Cover Story: My Teenage Rock Star Sketches

Since I began publishing e-books three months ago, I’ve discovered that the most annoying part of the process, hands down, is marketing and publicity. The most fun part? Easy: cover artwork. I love designing covers, and I love working with artists like Vince Larue and Goodloe Byron (who’s working on a cover for a new book I’m particularly excited about, which is coming out in August). For my latest book Chiaroscuro: Assorted Literary Essays I went digging into my own archives, and I thought I’d share with you what I found. You see, when I was a teenager I spent a whole lot of time doing pen and pencil sketches of my favorite rock stars.

I was always pretty good at drawing. My father is a graphic artist and cartoonist, though I never had his ability to draw figures in motion. I specialized in faces. I would sit around listening to my favorite music — I’m talking about the classic rock and emerging punk rock of the late 1970s and early 1980s — and drawing the people I was listening to. That’s David Gilmour of Pink Floyd above, and this is Richard Hell of Richard Hell and the Voidoids:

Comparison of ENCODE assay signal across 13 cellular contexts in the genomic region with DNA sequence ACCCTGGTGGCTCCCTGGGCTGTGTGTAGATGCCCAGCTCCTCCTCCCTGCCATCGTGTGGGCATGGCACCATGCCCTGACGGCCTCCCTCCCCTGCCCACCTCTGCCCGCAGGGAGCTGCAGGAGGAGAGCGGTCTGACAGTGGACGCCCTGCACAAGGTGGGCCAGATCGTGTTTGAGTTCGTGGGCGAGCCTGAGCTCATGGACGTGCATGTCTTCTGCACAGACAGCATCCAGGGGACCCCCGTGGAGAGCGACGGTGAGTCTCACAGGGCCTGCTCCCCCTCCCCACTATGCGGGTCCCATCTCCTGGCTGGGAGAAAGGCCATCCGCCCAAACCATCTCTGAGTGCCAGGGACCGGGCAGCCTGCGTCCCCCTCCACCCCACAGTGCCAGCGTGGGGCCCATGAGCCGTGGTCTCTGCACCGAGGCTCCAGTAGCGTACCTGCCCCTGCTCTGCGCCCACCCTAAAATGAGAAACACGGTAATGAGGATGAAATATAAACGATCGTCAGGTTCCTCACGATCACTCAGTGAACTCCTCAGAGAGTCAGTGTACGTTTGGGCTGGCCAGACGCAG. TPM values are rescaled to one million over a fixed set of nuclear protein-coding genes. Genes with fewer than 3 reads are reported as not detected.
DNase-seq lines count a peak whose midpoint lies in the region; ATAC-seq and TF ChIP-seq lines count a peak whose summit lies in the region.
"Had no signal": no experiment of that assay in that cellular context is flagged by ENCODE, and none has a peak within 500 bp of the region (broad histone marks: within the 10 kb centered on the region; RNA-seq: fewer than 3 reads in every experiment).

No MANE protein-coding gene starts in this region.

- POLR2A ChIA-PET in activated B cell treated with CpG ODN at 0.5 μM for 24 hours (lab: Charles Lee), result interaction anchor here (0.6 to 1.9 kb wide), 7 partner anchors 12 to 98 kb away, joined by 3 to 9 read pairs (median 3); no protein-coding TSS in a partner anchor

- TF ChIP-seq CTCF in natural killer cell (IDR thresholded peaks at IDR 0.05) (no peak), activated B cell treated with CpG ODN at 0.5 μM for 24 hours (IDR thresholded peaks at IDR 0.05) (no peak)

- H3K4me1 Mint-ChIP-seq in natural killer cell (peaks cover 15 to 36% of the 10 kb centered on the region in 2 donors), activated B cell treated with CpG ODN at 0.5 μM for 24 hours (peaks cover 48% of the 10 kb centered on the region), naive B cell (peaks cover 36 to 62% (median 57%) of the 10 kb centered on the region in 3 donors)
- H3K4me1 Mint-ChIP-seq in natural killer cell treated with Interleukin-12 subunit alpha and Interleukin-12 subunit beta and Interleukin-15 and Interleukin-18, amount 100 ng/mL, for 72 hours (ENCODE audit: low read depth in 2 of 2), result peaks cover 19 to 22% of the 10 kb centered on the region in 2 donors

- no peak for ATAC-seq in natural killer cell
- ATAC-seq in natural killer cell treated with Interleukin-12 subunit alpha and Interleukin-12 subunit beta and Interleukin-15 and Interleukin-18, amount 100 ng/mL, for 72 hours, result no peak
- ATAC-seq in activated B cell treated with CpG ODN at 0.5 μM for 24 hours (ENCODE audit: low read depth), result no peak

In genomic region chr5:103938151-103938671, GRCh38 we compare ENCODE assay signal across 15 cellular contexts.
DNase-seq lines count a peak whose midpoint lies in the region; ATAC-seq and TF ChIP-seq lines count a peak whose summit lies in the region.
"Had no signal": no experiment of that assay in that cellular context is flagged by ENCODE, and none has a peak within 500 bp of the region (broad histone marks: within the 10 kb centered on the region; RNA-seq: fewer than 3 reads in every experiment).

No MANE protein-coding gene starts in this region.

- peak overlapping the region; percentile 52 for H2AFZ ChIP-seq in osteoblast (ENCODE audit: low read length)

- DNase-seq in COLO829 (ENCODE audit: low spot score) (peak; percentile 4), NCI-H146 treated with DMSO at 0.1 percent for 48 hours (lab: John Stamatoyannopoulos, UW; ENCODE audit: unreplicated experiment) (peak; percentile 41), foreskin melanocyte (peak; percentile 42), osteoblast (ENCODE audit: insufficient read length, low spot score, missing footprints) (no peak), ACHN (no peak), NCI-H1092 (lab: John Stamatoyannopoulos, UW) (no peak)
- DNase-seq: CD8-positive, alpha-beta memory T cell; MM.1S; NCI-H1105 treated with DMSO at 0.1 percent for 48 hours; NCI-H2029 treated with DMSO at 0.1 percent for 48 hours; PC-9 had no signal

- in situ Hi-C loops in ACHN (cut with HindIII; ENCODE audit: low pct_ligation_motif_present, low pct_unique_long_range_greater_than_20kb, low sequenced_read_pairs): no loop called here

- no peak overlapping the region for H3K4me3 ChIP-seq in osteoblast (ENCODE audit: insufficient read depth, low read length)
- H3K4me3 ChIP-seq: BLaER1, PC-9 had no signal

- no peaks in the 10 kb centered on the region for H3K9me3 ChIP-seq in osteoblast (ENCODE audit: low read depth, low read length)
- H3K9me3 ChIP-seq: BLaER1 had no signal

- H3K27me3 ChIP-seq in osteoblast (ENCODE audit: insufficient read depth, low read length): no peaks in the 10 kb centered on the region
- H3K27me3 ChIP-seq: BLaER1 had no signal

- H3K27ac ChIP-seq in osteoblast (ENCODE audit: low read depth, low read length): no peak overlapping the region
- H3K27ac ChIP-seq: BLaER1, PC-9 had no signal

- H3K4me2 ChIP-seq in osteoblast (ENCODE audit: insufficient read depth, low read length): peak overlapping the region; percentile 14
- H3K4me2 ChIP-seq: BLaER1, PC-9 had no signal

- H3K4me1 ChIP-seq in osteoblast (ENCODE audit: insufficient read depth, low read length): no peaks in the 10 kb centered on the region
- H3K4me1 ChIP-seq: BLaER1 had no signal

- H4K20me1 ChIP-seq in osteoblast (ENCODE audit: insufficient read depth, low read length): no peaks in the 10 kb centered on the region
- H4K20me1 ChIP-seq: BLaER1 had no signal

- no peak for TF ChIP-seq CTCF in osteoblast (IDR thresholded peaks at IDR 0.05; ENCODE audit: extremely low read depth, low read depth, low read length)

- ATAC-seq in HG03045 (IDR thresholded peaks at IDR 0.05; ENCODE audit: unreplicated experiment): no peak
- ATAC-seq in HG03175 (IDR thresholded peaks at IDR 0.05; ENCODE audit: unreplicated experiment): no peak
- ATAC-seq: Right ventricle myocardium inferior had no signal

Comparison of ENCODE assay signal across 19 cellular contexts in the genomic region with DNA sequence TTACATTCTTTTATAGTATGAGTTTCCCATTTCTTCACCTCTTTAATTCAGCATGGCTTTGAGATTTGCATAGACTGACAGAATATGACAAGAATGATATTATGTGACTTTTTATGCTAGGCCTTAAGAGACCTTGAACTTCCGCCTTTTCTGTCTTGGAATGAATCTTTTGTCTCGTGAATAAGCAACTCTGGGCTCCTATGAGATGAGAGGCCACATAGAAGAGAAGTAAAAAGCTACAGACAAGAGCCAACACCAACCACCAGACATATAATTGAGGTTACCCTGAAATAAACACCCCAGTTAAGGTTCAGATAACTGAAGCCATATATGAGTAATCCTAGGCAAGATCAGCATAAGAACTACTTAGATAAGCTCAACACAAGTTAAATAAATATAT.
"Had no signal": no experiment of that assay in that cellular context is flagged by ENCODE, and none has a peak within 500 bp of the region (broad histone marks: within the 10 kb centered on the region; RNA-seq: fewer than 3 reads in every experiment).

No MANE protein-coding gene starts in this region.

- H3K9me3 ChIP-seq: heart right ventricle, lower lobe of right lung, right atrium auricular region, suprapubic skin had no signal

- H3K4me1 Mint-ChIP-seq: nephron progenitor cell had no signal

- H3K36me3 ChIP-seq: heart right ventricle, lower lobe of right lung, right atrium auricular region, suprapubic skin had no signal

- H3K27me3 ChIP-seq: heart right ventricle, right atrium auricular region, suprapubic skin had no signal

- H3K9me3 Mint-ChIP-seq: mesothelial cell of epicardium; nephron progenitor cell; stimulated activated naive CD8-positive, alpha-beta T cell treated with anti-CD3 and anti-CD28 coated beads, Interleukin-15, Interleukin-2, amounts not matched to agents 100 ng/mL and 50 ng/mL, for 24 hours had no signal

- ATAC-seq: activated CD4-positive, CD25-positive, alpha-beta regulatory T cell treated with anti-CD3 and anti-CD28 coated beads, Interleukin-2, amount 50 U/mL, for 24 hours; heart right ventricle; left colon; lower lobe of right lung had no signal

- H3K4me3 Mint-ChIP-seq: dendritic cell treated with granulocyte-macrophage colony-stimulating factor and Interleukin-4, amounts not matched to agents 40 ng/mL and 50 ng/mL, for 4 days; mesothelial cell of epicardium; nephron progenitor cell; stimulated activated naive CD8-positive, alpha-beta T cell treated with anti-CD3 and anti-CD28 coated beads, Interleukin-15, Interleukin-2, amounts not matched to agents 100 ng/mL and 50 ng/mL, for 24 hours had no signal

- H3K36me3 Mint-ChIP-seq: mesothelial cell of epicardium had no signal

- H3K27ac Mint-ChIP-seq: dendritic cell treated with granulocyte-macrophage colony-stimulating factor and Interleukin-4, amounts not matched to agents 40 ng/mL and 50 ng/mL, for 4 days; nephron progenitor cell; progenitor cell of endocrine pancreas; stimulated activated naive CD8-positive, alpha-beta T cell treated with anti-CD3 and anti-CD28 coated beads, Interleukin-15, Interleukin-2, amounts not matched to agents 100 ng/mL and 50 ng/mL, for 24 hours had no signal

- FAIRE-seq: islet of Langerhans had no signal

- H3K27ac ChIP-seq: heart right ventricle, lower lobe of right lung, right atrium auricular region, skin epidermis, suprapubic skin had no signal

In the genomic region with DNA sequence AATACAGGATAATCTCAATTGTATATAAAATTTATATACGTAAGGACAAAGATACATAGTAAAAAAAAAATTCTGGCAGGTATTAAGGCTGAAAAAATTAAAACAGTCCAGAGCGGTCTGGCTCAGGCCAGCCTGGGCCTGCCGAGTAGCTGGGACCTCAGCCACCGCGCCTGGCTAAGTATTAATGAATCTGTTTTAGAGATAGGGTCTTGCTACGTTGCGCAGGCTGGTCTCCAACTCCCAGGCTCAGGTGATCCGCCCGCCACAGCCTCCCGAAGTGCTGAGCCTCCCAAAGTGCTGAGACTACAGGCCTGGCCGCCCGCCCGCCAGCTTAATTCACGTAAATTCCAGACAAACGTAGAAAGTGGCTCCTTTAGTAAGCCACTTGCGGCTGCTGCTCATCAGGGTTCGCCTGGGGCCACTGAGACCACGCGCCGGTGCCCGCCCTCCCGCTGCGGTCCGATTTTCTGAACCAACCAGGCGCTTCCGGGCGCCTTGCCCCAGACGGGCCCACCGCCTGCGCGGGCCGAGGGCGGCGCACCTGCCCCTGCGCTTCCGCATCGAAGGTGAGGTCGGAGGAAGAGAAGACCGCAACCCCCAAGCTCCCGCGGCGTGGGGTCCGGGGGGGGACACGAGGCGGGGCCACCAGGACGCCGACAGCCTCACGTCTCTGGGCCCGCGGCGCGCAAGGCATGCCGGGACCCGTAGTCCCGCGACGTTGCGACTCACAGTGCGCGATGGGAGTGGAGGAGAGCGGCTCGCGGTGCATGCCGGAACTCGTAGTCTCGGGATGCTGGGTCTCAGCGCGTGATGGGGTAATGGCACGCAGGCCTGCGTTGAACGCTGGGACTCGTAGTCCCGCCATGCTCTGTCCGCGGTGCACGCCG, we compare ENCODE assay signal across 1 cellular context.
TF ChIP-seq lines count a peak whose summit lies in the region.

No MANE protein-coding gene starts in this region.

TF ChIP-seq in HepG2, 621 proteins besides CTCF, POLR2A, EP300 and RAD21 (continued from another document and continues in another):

Here’s Bob Dylan, apparently in his “Street-Legal” period:

This is Dee Dee Ramone. I don’t know if I left his hair undrawn because I was lazy or because I thought it looked cool. Probably a combination of both:

I also didn’t finish Stevie Nicks’ hair. The nature of the unfinished sketch here indicates that it was probably dinner time.

Here’s Bob Marley. I always liked his hair:

Being color blind made working with colors hazardous, so I mostly stuck to pencil and pen, but occasionally used color pencils. I have no idea why I scrawled “a failure” on this quick sketch of Simon and Garfunkel in Central Park (a concert I had been to). I guess I was pretty self-critical at the time:

I didn’t usually have the patience for paint, but this portrait of Led Zeppelin was a high school project that got me a little bit of badly-needed attention from teachers and fellow students in 10th grade. Yeah, that’s me posing in front of my work. I was 15: